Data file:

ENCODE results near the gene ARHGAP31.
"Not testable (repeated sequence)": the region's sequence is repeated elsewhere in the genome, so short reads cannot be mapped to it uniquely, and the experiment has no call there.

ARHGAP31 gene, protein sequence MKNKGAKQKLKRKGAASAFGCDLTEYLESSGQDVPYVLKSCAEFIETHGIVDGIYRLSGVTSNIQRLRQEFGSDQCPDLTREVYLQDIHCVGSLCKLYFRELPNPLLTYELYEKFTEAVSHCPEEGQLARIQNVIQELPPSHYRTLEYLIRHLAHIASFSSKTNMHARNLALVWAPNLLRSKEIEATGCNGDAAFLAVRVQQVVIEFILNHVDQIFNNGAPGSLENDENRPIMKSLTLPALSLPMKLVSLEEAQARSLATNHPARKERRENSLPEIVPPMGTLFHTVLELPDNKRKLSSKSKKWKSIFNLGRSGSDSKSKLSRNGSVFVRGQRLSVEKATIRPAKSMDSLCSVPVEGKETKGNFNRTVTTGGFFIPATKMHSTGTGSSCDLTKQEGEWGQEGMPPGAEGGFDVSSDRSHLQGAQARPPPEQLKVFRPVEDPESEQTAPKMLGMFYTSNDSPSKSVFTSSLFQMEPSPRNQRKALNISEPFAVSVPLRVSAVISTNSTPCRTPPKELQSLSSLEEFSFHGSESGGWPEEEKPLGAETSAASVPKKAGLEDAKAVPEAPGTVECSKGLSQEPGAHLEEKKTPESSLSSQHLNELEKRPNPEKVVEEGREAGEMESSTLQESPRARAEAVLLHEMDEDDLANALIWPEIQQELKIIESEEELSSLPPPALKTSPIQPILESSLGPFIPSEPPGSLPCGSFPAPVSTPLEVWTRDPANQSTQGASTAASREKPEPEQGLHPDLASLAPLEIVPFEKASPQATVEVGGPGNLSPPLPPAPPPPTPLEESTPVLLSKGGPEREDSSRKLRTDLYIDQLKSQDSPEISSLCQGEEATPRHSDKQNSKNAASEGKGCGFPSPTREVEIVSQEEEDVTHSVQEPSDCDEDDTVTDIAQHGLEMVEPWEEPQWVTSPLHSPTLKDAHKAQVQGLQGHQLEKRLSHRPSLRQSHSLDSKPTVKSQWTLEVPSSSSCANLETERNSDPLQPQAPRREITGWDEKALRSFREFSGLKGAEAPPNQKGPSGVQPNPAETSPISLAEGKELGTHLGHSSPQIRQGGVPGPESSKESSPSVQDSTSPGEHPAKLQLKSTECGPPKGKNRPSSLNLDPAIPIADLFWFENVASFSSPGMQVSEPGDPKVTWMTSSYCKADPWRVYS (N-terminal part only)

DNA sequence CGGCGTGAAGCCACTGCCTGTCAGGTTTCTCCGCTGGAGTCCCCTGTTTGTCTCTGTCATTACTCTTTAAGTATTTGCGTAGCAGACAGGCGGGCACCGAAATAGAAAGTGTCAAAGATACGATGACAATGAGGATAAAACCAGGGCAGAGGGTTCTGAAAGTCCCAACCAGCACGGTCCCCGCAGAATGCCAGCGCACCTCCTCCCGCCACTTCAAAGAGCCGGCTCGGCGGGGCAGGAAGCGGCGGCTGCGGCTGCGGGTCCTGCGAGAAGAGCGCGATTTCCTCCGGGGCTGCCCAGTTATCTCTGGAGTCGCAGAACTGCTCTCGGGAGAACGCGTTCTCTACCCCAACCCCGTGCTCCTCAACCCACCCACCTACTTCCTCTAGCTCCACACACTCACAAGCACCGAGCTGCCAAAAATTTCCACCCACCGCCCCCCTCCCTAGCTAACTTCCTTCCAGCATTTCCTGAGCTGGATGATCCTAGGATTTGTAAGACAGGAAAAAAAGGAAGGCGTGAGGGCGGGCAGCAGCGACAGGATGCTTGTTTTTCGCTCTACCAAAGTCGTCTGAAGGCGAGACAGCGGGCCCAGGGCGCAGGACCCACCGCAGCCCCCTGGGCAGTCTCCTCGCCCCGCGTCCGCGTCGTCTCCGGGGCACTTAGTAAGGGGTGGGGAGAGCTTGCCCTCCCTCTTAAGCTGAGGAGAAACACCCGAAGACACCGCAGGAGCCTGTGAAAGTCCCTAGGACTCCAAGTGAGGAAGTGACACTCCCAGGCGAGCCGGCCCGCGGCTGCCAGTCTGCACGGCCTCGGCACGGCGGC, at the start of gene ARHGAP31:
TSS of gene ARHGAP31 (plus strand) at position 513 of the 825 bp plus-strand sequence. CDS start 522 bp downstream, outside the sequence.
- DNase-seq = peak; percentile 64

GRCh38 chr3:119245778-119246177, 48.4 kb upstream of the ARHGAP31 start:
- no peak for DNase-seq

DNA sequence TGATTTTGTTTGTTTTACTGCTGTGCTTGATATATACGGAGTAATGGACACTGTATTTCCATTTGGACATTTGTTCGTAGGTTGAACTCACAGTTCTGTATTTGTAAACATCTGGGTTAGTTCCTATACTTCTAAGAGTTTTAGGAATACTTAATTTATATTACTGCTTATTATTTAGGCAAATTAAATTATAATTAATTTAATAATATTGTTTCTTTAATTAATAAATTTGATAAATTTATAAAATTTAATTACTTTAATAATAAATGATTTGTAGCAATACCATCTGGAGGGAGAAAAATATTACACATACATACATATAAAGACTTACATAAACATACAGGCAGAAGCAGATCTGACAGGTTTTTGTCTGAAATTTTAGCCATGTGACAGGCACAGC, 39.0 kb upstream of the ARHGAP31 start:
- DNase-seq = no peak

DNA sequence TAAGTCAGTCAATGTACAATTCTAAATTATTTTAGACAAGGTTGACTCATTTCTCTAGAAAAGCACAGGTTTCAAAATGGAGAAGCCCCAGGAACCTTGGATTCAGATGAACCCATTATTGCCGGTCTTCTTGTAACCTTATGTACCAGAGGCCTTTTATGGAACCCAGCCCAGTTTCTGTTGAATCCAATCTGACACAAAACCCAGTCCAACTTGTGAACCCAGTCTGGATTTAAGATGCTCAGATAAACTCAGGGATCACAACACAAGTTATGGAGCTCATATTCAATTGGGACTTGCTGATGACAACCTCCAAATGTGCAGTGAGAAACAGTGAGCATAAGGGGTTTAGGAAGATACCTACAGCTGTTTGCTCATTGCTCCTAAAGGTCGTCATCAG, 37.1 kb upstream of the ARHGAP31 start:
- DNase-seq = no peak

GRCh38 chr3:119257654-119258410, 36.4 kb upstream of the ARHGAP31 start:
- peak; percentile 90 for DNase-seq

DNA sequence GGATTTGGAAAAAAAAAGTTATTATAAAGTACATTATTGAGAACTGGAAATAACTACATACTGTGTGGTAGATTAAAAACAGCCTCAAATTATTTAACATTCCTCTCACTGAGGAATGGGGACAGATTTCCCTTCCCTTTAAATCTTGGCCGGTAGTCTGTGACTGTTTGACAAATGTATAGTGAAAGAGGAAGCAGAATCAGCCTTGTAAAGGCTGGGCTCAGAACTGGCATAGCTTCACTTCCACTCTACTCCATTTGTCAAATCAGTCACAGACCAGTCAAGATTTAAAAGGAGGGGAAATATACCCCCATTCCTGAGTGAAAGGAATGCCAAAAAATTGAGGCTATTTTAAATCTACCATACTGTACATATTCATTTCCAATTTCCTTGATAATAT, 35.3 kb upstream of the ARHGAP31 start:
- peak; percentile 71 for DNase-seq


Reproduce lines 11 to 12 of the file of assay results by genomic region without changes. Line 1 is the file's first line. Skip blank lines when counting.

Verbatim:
DNA sequence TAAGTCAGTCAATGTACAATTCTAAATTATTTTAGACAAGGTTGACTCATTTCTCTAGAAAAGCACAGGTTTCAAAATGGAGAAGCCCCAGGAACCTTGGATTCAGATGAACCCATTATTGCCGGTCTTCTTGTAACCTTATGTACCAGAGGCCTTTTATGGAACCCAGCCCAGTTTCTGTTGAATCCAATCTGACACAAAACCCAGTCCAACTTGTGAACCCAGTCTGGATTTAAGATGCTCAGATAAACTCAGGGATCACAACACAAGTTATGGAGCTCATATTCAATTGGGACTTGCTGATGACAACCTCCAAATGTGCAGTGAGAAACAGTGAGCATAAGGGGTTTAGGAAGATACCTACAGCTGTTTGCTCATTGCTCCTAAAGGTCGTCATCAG, 37.1 kb upstream of the ARHGAP31 start:
- DNase-seq = no peak